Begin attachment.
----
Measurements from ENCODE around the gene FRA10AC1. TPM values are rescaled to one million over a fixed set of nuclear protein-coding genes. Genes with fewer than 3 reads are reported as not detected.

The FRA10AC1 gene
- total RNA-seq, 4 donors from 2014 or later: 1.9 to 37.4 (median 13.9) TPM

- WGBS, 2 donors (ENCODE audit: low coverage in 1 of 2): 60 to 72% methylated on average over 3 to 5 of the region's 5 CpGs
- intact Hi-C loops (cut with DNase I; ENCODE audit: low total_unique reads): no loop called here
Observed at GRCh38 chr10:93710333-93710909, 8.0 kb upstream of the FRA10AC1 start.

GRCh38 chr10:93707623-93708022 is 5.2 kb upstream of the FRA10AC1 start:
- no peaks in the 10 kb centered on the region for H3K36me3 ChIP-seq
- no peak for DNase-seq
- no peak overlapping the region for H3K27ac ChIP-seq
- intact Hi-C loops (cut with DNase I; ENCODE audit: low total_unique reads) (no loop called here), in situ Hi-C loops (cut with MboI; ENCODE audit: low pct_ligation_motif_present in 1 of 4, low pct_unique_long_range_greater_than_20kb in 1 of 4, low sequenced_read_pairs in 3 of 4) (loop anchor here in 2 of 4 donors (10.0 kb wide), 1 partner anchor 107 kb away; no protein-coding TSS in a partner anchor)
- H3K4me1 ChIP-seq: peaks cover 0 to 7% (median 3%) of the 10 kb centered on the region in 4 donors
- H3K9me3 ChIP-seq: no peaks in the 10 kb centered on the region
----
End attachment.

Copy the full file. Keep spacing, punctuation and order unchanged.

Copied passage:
Measurements from ENCODE around the gene FRA10AC1. TPM values are rescaled to one million over a fixed set of nuclear protein-coding genes. Genes with fewer than 3 reads are reported as not detected.

The FRA10AC1 gene
- total RNA-seq, 4 donors from 2014 or later: 1.9 to 37.4 (median 13.9) TPM

- WGBS, 2 donors (ENCODE audit: low coverage in 1 of 2): 60 to 72% methylated on average over 3 to 5 of the region's 5 CpGs
- intact Hi-C loops (cut with DNase I; ENCODE audit: low total_unique reads): no loop called here
Observed at GRCh38 chr10:93710333-93710909, 8.0 kb upstream of the FRA10AC1 start.

GRCh38 chr10:93707623-93708022 is 5.2 kb upstream of the FRA10AC1 start:
- no peaks in the 10 kb centered on the region for H3K36me3 ChIP-seq
- no peak for DNase-seq
- no peak overlapping the region for H3K27ac ChIP-seq
- intact Hi-C loops (cut with DNase I; ENCODE audit: low total_unique reads) (no loop called here), in situ Hi-C loops (cut with MboI; ENCODE audit: low pct_ligation_motif_present in 1 of 4, low pct_unique_long_range_greater_than_20kb in 1 of 4, low sequenced_read_pairs in 3 of 4) (loop anchor here in 2 of 4 donors (10.0 kb wide), 1 partner anchor 107 kb away; no protein-coding TSS in a partner anchor)
- H3K4me1 ChIP-seq: peaks cover 0 to 7% (median 3%) of the 10 kb centered on the region in 4 donors
- H3K9me3 ChIP-seq: no peaks in the 10 kb centered on the region